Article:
Ok folks…. Prepare yourselves…. Because today’s the day.
I’ve finally gone and done it. After years of fannying about, self doubting, prevaricating and generally believing that nobody would be interested in reading a book written by me, I’ve taken the plunge.
And this is it.
My book. The one I started writing nearly ten years ago, the one I researched and wrote, found an agent for, didn’t find a publisher for, gave up on, picked up again, thought ‘you know what I really like this book,’ self-edited, self-edited some more, found a really cool self-publishing service provided by Amazon, turned it into something that looks like a real book.
And now all you have to do is click on this link for Amazon.co.uk and order your copy. If you’re in the US you can click on the Amazon.com link, and you will be able to get it right now. And by August 21st you will be able to read The Greenyards Legacy on Kindle.
So there you have it. I really hope you read it. And if you do, I really hope you like it. And if you do, I really hope you tell all your friends and write a glowing review.
This blog is taking on a life of its own. It’s expanding.
It started out as a way of recording my experiences as a trainee garden designer at KLC. But along the way other things have crept in. And recently they’ve been threatening to take over.
But I don’t want you to think that, just because it’s the summer holidays, the course work is taking a break as well. Oh no….
Because there’s the dreaded Construction File to complete, which I’ve been working on since term ended. I’ve still got 11 CAD drawings to do – which I keep putting off, because CAD and me are not exactly what you could call the best of friends… and I know it’s going to be painful.
Then there’s the work experience. Regular readers of this blog may remember that I was supposed to be going to Great Dixter for two weeks. I had to pull out of this because my father in law died, but I did get to spend a wonderful week at Long Barn, Vita Sackville West’s first garden after she left Knole. Of which more to come in later posts….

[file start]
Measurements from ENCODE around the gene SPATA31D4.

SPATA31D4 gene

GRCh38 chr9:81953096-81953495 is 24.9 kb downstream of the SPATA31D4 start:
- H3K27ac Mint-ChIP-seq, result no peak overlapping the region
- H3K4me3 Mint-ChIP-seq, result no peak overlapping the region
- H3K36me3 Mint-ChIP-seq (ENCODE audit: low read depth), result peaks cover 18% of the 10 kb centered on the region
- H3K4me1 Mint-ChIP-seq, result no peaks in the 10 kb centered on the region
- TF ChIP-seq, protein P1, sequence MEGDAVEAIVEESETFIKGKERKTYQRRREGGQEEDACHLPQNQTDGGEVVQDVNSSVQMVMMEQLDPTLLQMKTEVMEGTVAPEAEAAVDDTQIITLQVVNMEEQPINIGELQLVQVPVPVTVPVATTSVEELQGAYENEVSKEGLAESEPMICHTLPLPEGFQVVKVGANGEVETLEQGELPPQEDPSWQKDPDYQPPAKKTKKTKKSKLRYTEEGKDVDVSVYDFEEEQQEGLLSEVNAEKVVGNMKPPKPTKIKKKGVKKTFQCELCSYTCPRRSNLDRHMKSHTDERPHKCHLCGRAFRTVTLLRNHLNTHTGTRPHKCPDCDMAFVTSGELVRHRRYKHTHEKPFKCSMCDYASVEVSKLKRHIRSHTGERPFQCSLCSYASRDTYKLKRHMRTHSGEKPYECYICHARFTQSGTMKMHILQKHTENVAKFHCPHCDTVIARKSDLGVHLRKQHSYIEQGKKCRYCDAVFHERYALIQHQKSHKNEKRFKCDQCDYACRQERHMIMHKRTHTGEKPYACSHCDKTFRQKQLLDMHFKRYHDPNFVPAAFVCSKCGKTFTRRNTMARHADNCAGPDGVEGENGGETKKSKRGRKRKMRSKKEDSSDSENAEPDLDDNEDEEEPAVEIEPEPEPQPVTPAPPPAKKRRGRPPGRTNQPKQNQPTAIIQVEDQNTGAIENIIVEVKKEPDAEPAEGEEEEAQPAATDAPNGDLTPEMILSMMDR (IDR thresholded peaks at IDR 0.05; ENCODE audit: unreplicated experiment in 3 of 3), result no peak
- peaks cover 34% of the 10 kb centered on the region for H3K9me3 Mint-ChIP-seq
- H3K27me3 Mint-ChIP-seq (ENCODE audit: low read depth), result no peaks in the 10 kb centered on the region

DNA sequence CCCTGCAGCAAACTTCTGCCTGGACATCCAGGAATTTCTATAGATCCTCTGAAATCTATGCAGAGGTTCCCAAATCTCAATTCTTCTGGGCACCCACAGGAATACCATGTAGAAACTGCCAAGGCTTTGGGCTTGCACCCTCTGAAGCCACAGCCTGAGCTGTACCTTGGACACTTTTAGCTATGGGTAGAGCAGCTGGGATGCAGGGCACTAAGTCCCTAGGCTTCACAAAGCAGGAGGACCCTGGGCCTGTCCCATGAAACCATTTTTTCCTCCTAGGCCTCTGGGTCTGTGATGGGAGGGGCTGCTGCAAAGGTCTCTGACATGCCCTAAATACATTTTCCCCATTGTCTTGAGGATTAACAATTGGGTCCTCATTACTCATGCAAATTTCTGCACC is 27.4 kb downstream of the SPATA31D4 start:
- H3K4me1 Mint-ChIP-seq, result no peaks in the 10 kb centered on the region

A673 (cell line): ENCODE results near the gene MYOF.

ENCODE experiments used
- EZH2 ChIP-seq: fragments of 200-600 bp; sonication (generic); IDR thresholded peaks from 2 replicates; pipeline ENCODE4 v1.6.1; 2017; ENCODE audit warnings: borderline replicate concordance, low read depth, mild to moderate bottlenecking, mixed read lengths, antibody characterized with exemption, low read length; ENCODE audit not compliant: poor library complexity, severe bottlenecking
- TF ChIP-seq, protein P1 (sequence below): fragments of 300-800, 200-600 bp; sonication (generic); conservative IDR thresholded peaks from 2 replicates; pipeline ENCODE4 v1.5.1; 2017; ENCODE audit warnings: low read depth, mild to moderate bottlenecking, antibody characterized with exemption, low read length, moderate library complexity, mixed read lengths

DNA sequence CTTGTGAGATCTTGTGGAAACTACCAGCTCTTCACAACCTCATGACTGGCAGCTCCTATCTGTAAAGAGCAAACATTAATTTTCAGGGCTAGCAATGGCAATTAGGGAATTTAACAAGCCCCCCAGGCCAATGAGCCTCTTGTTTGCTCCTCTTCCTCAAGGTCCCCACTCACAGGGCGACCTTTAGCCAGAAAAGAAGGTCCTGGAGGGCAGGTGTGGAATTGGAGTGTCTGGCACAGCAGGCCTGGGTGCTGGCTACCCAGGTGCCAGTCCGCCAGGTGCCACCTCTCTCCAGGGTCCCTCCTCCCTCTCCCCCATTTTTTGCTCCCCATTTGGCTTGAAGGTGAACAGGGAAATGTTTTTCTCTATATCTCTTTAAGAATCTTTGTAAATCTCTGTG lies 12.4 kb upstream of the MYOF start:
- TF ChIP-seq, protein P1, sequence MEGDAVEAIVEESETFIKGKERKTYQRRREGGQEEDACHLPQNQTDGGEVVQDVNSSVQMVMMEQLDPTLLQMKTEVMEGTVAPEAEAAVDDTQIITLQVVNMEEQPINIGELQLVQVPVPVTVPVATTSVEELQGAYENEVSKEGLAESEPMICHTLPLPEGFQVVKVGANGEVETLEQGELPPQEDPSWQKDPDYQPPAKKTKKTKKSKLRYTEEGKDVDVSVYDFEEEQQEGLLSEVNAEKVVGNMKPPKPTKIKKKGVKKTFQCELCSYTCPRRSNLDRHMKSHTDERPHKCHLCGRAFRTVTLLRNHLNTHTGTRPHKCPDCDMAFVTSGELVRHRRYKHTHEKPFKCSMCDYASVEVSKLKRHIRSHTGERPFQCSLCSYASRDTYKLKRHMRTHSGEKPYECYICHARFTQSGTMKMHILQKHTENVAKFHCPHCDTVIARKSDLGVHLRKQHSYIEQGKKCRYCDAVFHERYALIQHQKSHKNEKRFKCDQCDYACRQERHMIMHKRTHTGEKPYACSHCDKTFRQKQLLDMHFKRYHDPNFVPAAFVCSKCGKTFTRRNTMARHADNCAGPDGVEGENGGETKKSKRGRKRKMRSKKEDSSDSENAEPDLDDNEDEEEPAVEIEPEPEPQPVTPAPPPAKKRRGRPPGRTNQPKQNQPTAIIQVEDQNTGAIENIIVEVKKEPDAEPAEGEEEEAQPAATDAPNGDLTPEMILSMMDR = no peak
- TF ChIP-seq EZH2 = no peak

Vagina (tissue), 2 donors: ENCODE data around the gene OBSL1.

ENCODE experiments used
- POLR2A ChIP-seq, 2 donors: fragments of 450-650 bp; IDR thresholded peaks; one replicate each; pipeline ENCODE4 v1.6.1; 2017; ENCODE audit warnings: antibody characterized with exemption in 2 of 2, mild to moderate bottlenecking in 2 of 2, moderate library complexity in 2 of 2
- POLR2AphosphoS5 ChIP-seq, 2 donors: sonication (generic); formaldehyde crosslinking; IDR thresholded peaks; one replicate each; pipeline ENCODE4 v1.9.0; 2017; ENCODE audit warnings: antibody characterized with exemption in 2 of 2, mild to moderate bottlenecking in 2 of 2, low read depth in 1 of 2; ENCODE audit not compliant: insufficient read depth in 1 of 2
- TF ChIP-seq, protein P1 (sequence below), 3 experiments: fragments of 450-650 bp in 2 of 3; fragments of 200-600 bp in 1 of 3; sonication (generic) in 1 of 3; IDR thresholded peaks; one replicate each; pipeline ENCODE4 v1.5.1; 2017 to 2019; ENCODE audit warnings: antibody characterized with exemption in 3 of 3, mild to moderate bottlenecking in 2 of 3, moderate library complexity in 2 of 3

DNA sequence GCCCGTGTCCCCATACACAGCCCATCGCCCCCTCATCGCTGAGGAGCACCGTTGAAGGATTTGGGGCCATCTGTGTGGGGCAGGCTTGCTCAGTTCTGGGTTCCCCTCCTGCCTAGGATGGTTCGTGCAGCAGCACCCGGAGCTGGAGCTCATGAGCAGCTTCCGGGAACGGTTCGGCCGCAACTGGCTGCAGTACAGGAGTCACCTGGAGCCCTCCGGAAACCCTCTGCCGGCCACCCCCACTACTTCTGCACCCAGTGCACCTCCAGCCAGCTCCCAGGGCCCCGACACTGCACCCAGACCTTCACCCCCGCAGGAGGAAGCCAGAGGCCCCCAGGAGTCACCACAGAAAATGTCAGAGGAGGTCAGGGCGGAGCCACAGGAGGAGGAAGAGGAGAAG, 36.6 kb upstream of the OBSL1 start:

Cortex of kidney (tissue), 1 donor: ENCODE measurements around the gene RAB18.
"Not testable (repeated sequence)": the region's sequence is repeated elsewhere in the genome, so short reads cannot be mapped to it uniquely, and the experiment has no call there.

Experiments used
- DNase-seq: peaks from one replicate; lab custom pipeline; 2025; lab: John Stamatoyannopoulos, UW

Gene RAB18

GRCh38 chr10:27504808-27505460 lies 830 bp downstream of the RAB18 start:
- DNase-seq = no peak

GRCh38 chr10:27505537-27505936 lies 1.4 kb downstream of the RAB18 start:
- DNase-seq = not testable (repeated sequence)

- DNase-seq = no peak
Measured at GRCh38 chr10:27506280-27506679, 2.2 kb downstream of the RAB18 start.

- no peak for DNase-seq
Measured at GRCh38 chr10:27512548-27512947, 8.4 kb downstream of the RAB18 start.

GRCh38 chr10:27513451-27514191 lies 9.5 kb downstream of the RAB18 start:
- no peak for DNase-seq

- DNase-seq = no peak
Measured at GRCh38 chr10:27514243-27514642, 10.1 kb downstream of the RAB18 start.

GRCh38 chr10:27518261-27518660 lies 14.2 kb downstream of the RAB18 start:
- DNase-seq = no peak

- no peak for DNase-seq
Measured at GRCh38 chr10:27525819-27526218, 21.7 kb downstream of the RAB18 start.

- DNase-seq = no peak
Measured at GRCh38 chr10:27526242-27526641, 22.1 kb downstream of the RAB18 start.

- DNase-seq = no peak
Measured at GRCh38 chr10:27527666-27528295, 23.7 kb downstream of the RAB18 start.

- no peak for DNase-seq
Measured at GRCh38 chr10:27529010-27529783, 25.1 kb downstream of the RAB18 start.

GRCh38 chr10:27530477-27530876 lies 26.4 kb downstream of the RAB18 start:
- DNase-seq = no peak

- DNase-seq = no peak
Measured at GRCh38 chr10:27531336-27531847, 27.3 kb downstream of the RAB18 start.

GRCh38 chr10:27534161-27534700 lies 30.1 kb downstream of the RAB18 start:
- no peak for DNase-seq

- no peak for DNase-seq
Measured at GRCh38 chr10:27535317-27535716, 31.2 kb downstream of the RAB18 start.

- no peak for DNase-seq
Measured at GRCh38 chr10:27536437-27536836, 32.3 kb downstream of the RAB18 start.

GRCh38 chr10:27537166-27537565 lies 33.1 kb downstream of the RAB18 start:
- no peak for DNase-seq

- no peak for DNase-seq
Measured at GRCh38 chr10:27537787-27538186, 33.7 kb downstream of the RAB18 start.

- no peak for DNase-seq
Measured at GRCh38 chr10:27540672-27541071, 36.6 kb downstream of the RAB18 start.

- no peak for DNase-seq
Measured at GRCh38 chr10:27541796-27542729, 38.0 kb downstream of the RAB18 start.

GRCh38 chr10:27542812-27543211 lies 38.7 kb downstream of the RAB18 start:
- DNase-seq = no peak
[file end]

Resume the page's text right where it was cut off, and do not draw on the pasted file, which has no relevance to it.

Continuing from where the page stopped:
And running alongside everything else this summer is the project that we have to be ready to present on our first day back in September. Which is no small ask….
This week I’ve been working on the 3D model we have to make as part the project. And it’s been a tortuous experience. There are people out there who are good at this sort of thing. I’m not one of them. I went out last weekend and spent my life savings on tissue paper and plasticine, and anything else that looked like it might help me to build my dream garden in miniature. On Monday morning I went to the little shed in the garden where I work feeling quite excited. The excitement lasted about five minutes.
By Wednesday morning I was on the verge of packing the whole course in. You should have seen the state of my shed. There were bits of torn up tissue paper, drinking straws cut into pieces, broken cocktail sticks, lumps of plasticine, cardboard. It was like the scene of an explosion in the Blue Peter studio.
Which is ironic. Because explosions are what my project is all about.
Crane Park in Twickenham, the location of Project Number 4, is the site of a gunpowder mill which closed down in the early 1900’s. Making gunpowder is a dangerous business. While the mill was in operation there were numerous explosions, some of which could be heard as far away as Heathrow. And over the lifetime of the mill seven workers died.
It was this aspect of the site that caught my attention. So, at the start of the holidays, I began to research explosions. And while I was away in Majorca I spent many happy hours on the internet (feeling uncomfortably aware that some big brother somewhere was aware of the person in Puerto Pollenca typing ‘gunpowder’ and ‘the aftereffects of explosions’ into Google). And this was how shock waves became the theme of my summer.
There was one picture in particular that caught my attention. Not because it was useful for the Crane Park concept –
but because it made me smile.